Ashli Arbo shares her efforts in Pro Bono work.

October 28, 2009

Inaugural class member, Ashli Sutton Arbo, clerked for an immigration firm in Nashville, Tennessee, in the summer of 2006.  That summer, her entire attention was focused on providing free legal service to a Rwandan woman who had immigrated to the United States.

The Rwandan survivor had experienced persecution after testifying against perpetrators of the Rwandan Genocide of 1994.  The immigration court in Memphis had granted her asylum; however, the U.S. Department of Homeland Security appealed the decision with a lengthy brief that needed to be answered in detail.  The majority of Ms. Arbo’s summer was spent researching and drafting the response brief on behalf of the Rwandan genocide survivor.  On appeal, Ms. Arbo’s opposing brief persuaded the judges, and the survivor now lives free of persecution in the United States.

“At the time I provided the service, the average yearly income for a Rwandan approximately equaled the cost of an American immigration attorney for one hour.  It's not feasible to expect persecuted asylum-seekers from underdeveloped nations to afford legal services in the United States.  If I hadn't volunteered to take the case, she probably would have had no assistance and would have lost her appeal against Homeland Security.”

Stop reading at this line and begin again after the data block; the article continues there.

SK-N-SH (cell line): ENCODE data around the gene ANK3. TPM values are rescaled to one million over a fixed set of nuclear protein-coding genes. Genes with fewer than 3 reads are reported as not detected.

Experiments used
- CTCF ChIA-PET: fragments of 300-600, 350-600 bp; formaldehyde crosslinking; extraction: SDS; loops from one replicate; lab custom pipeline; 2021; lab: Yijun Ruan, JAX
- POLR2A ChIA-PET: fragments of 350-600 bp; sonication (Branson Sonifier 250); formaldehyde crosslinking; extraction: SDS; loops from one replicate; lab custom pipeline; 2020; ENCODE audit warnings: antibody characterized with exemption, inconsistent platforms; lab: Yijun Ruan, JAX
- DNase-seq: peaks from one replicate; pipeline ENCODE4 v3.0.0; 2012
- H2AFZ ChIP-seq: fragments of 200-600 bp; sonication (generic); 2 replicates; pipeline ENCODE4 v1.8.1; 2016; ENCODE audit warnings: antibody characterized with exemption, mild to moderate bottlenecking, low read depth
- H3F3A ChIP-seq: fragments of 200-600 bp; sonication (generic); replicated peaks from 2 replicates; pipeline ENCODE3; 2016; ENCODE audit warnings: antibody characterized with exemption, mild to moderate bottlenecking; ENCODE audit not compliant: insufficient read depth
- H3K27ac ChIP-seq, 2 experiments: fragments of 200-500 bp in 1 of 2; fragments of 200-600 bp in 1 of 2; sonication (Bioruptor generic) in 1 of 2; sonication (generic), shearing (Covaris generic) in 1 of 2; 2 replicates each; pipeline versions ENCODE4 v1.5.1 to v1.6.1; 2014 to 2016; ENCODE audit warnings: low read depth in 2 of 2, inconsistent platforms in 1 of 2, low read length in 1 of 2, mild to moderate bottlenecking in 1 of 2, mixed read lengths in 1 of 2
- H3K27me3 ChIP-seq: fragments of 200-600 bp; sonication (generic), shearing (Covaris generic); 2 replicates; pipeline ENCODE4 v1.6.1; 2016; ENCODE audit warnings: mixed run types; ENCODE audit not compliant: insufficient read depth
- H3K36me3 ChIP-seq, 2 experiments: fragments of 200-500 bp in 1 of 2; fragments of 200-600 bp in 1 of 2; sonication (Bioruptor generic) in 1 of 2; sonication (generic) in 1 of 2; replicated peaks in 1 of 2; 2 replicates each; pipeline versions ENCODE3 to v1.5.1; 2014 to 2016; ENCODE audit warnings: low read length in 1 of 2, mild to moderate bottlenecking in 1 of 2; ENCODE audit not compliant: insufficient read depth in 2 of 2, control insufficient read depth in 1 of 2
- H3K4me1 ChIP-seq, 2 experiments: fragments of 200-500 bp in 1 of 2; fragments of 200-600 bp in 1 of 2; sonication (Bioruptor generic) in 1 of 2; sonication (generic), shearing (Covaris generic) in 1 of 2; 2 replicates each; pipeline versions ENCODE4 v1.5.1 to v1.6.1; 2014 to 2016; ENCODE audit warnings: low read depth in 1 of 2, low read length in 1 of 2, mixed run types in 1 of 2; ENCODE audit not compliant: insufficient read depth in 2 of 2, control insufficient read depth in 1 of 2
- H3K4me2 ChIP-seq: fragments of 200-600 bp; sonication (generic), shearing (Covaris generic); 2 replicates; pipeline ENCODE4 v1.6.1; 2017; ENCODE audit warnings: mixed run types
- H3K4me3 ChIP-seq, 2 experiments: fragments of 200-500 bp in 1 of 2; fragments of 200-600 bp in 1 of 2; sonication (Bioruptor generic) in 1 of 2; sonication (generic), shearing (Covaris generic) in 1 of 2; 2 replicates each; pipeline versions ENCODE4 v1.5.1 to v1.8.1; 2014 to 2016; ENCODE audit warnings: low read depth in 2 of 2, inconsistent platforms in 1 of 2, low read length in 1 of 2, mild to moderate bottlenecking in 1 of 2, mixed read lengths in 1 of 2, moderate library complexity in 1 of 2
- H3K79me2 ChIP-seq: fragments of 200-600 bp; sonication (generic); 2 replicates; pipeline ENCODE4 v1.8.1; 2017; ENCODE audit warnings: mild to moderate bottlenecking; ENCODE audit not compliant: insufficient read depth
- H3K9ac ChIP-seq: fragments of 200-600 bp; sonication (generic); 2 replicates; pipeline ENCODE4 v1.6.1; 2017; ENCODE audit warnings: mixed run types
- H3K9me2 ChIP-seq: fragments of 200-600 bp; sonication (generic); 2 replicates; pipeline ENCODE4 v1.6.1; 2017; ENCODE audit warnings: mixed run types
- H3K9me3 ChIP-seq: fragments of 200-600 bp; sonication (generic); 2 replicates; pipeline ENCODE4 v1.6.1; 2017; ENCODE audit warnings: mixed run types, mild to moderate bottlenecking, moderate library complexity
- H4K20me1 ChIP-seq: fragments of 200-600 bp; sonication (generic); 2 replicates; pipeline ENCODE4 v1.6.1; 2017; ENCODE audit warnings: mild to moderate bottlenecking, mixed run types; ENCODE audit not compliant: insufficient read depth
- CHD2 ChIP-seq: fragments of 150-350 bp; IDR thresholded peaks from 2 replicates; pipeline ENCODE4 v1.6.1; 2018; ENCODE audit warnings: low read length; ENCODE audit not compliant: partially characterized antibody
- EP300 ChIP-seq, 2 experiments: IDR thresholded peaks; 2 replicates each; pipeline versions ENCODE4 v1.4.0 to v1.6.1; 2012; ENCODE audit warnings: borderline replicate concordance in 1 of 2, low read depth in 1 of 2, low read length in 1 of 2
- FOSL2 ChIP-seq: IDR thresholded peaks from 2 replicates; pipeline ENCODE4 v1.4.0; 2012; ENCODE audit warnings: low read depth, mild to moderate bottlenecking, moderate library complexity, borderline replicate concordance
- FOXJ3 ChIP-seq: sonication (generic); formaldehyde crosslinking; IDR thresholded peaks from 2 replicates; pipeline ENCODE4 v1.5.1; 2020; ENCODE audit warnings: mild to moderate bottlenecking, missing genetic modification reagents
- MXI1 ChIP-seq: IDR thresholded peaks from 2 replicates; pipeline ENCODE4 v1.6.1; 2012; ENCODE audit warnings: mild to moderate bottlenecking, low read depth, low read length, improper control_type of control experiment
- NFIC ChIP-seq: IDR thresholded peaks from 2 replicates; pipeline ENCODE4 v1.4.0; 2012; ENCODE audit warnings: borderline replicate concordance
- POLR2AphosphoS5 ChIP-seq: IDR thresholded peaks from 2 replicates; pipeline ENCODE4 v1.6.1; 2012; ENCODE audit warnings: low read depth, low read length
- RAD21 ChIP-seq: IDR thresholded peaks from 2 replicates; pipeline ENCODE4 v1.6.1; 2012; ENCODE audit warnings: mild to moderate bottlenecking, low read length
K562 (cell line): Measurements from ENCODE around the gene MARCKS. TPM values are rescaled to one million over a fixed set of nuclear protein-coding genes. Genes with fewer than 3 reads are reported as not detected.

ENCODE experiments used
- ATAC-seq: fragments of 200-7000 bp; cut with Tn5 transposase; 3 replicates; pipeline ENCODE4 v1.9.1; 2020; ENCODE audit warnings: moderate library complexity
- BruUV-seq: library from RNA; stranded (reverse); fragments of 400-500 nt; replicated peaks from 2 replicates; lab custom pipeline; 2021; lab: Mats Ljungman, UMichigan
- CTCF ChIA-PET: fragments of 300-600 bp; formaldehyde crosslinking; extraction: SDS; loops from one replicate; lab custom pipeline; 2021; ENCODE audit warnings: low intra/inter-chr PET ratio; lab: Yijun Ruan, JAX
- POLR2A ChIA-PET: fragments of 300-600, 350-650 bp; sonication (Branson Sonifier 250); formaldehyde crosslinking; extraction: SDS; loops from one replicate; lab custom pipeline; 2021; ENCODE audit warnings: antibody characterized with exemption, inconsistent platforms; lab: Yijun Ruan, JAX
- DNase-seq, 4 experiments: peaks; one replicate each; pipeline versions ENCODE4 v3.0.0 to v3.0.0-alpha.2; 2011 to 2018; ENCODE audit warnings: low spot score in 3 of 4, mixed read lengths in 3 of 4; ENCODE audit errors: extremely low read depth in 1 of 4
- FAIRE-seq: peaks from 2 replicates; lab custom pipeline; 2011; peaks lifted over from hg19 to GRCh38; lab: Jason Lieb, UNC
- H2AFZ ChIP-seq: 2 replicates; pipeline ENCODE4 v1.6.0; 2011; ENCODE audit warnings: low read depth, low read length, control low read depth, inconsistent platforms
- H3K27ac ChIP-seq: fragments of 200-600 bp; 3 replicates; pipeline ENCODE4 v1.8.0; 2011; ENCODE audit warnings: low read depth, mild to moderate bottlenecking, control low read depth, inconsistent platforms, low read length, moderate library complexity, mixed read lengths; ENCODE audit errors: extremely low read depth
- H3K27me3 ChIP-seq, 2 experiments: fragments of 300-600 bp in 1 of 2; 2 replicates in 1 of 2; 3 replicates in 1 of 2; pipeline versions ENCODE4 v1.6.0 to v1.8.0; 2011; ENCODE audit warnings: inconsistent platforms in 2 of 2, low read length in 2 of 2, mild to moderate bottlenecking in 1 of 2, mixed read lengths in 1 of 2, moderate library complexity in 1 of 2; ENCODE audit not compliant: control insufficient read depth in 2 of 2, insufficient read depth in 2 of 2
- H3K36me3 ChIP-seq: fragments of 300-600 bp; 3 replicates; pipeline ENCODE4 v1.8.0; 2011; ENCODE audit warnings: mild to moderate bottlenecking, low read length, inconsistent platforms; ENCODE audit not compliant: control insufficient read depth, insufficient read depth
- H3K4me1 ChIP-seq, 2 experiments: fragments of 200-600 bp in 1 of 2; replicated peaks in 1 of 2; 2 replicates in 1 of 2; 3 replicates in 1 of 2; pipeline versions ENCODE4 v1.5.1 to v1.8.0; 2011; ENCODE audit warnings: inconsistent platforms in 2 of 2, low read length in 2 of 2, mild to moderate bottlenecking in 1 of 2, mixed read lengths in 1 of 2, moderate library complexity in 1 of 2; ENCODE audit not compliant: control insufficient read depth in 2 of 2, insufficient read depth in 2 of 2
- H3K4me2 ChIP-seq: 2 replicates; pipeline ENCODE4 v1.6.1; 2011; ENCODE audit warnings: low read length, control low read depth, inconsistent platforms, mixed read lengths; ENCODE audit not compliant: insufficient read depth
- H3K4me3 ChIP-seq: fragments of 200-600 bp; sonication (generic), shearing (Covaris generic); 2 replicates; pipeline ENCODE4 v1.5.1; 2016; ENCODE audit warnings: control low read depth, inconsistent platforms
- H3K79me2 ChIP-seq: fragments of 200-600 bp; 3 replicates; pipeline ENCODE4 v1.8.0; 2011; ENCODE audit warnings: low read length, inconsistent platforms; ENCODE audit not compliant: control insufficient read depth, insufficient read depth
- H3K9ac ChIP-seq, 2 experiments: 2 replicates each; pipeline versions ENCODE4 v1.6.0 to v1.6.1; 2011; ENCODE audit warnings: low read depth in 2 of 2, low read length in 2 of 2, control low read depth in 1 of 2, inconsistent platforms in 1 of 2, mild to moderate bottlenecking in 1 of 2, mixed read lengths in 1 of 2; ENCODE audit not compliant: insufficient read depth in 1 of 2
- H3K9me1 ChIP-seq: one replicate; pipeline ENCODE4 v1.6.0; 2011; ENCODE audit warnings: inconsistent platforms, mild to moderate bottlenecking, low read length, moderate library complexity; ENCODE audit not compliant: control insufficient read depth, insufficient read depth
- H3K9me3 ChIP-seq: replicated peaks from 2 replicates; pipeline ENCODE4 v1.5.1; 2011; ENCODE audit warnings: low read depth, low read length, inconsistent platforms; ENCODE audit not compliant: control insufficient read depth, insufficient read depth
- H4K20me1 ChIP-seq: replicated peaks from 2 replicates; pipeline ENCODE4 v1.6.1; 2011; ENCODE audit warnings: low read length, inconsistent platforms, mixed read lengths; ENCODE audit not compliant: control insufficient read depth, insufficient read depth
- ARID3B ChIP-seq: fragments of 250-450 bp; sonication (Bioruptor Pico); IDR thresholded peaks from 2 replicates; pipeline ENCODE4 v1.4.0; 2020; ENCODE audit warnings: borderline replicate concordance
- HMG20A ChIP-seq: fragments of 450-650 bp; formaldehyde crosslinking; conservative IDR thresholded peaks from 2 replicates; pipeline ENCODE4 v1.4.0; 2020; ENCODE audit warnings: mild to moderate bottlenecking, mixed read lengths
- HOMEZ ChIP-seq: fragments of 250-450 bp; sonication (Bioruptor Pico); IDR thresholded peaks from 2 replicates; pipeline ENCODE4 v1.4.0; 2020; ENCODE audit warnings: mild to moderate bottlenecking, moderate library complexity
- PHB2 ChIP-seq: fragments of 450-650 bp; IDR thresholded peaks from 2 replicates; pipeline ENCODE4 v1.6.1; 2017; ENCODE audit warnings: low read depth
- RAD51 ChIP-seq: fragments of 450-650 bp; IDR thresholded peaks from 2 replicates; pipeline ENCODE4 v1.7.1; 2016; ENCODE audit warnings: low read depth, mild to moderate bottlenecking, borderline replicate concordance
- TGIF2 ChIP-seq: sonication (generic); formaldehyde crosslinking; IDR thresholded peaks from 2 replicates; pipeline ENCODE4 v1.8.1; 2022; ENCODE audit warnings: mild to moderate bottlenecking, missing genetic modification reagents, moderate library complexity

Ms. Arbo spent approximately 150 hours on this case.  For her efforts, she received the Pro Bono Distinguished Service Award at the law school’s 3L Awards Banquet in the spring of 2007.

Ms. Arbo encourages students to get involved in pro bono work early in their careers.  “When opportunities to love and serve those less fortunate than you present themselves, take them.  It's never something you regret!  It seems like we're always faithfully provided for when we're committed to meeting the needs of others.”